Do Company Logos Matter to Consumers?

New research suggests loyal customers don't want change.

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It might seem like an inconsequential issue, but retailers spend a lot of time (and money) designing their logos in a way that will appeal to consumers. They try to avoid fiascos like the one faced by Tropicana earlier this year when it released new images on orange juice boxes. Consumers apparently hated them; sales dropped and Tropicana reverted to the previous packaging almost immediately.

New research from Rice University's Jesse H. Jones Graduate School of Business suggests companies should tread more carefully before making any big design shifts, lest they turn off their loyal customers. After examining reactions to New Balance and Adidas logo changes, researchers found that "strongly committed consumers" are more likely to dislike modifications. Less committed consumers, on the other hand, are more likely to have a positive reaction.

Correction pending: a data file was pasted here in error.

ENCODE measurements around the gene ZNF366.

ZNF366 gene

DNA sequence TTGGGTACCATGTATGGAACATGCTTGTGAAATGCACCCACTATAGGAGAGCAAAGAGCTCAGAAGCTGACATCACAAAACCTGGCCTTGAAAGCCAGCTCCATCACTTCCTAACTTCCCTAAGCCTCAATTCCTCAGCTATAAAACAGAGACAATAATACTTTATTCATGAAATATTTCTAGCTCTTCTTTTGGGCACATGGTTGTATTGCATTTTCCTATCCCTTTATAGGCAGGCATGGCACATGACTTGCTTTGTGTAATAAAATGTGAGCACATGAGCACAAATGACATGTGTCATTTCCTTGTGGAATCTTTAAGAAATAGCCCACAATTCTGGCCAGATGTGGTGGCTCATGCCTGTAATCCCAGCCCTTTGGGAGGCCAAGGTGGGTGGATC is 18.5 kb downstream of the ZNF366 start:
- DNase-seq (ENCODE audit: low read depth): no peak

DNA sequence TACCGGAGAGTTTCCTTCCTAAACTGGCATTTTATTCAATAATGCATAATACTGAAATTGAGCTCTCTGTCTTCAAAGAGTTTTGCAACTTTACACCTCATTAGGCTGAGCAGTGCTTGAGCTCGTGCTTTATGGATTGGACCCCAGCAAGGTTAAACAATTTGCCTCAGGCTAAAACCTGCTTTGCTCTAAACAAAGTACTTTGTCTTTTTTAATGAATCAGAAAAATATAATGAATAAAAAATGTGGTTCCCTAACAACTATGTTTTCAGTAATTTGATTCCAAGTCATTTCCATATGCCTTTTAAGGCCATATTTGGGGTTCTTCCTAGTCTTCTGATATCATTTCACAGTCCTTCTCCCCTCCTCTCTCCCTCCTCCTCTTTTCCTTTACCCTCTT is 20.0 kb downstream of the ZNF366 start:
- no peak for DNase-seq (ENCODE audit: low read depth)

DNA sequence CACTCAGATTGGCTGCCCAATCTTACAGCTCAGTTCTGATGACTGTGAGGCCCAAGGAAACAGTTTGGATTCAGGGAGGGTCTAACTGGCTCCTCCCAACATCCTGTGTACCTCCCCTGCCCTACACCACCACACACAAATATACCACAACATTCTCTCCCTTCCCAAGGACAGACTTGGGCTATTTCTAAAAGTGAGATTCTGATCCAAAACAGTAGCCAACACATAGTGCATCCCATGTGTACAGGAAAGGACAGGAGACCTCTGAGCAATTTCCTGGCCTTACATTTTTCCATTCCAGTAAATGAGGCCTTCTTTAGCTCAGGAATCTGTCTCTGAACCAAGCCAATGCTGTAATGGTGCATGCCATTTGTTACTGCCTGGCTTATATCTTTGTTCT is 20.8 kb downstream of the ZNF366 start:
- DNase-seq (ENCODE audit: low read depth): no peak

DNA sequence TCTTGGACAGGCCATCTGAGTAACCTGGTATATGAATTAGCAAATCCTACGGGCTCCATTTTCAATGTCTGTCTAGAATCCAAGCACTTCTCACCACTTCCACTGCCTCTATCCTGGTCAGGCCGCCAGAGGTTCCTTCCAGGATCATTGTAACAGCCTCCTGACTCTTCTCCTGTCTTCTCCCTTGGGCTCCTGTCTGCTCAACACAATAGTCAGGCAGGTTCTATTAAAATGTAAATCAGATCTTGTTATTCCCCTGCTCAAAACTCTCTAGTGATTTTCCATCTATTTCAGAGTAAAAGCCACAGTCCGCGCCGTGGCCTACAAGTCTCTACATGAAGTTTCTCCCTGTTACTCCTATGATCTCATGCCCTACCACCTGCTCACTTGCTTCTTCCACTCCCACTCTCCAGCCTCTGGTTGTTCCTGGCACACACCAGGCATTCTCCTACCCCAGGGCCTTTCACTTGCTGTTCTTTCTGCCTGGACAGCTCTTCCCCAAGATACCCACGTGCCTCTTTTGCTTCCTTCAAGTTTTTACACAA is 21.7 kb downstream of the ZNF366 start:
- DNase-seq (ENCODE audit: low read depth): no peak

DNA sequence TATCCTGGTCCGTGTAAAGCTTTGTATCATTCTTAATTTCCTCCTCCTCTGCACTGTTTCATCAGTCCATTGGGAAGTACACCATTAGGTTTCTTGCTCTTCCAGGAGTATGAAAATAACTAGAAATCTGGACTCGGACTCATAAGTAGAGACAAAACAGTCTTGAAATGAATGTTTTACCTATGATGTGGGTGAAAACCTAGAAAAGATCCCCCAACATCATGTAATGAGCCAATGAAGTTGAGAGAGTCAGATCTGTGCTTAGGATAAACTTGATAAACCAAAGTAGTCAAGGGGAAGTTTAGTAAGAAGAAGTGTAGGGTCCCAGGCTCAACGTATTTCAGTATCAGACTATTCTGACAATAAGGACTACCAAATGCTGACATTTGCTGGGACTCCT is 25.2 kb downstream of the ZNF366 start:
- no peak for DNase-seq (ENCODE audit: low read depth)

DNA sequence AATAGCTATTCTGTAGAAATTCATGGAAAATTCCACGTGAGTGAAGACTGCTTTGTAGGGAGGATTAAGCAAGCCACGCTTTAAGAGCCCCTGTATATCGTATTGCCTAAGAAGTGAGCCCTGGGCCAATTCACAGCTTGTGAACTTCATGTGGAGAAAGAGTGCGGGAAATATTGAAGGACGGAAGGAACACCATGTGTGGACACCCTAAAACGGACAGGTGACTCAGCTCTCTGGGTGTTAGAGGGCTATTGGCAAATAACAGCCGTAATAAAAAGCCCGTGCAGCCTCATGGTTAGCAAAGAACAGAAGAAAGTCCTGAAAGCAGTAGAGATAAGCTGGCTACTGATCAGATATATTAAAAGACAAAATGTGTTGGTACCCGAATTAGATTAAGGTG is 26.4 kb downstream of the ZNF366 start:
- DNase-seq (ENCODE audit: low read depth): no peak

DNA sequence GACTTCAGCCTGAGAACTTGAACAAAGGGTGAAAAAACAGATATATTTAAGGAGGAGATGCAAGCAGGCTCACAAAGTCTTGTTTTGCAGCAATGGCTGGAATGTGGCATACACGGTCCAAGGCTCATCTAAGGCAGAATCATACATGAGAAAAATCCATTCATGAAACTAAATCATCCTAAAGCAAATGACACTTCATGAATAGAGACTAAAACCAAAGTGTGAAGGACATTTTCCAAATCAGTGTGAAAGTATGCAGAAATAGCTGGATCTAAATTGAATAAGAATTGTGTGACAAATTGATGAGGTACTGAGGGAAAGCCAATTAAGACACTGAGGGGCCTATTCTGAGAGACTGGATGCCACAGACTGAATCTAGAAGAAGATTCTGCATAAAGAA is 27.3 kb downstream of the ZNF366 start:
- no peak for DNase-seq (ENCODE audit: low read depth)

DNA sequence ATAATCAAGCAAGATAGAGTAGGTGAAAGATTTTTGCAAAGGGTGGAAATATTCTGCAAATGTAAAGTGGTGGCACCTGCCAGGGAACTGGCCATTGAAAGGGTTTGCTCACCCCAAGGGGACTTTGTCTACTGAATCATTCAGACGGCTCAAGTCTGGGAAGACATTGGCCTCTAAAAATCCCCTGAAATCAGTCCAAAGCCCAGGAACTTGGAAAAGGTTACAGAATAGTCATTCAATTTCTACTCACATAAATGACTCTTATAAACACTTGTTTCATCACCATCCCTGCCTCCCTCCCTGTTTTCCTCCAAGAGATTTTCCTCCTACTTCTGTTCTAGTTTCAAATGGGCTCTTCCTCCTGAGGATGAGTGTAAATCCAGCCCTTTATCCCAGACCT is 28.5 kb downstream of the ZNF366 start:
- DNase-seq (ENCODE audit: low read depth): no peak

That difference between loyal and casual customers might explain why Apple faced such an uproar over when it adopted a silver apple symbol in place of its previous red one back in 2003. Walmart, on the other hand, changed its logo without any protests last year. The researchers suggest that while Apple attracts avid fans, Walmart shoppers are more diverse, and perhaps less committed to the brand itself than the store's low prices. Have any of your favorite brands changed their logos on you? Do you think logos influence your buying habits?